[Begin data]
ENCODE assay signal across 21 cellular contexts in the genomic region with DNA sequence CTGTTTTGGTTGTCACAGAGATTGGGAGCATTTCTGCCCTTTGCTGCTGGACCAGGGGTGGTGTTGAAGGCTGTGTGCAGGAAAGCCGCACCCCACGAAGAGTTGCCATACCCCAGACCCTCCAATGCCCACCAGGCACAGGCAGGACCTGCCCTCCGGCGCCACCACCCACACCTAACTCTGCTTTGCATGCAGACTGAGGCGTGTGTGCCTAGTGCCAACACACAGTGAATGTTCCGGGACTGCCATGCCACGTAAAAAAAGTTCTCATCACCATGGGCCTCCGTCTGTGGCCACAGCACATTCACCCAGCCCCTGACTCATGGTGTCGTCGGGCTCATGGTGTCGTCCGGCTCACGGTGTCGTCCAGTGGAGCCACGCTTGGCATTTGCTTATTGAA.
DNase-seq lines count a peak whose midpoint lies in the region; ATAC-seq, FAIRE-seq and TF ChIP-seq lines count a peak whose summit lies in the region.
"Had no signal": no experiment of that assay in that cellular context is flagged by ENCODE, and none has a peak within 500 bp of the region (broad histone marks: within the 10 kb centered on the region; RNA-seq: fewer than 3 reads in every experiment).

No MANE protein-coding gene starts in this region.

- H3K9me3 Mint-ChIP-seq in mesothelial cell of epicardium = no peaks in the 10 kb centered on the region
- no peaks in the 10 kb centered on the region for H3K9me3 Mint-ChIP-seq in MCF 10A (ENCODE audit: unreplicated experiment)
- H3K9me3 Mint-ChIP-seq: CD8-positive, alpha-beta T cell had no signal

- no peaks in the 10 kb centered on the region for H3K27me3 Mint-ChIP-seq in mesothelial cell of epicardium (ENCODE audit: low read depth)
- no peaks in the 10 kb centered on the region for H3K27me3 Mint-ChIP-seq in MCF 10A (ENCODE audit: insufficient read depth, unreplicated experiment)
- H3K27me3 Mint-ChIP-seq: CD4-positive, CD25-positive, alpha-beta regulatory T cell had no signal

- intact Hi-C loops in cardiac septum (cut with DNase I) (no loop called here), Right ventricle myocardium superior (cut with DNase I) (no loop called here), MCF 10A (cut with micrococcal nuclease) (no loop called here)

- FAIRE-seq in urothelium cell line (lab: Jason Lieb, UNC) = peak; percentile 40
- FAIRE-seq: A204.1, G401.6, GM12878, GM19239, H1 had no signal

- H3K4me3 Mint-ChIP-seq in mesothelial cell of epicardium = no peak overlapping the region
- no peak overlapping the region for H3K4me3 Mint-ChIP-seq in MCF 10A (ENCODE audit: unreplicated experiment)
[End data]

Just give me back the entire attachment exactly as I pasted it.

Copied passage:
ENCODE assay signal across 21 cellular contexts in the genomic region with DNA sequence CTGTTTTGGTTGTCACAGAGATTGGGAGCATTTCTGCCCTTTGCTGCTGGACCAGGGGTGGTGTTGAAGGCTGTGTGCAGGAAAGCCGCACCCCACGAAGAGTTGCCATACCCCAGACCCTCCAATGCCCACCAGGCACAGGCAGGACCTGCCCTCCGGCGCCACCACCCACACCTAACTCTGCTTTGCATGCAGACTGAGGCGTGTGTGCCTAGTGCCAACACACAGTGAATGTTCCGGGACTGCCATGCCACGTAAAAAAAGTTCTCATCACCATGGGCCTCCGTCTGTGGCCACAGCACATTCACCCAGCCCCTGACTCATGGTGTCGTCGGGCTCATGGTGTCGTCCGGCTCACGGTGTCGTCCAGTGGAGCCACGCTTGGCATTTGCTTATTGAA.
DNase-seq lines count a peak whose midpoint lies in the region; ATAC-seq, FAIRE-seq and TF ChIP-seq lines count a peak whose summit lies in the region.
"Had no signal": no experiment of that assay in that cellular context is flagged by ENCODE, and none has a peak within 500 bp of the region (broad histone marks: within the 10 kb centered on the region; RNA-seq: fewer than 3 reads in every experiment).

No MANE protein-coding gene starts in this region.

- H3K9me3 Mint-ChIP-seq in mesothelial cell of epicardium = no peaks in the 10 kb centered on the region
- no peaks in the 10 kb centered on the region for H3K9me3 Mint-ChIP-seq in MCF 10A (ENCODE audit: unreplicated experiment)
- H3K9me3 Mint-ChIP-seq: CD8-positive, alpha-beta T cell had no signal

- no peaks in the 10 kb centered on the region for H3K27me3 Mint-ChIP-seq in mesothelial cell of epicardium (ENCODE audit: low read depth)
- no peaks in the 10 kb centered on the region for H3K27me3 Mint-ChIP-seq in MCF 10A (ENCODE audit: insufficient read depth, unreplicated experiment)
- H3K27me3 Mint-ChIP-seq: CD4-positive, CD25-positive, alpha-beta regulatory T cell had no signal

- intact Hi-C loops in cardiac septum (cut with DNase I) (no loop called here), Right ventricle myocardium superior (cut with DNase I) (no loop called here), MCF 10A (cut with micrococcal nuclease) (no loop called here)

- FAIRE-seq in urothelium cell line (lab: Jason Lieb, UNC) = peak; percentile 40
- FAIRE-seq: A204.1, G401.6, GM12878, GM19239, H1 had no signal

- H3K4me3 Mint-ChIP-seq in mesothelial cell of epicardium = no peak overlapping the region
- no peak overlapping the region for H3K4me3 Mint-ChIP-seq in MCF 10A (ENCODE audit: unreplicated experiment)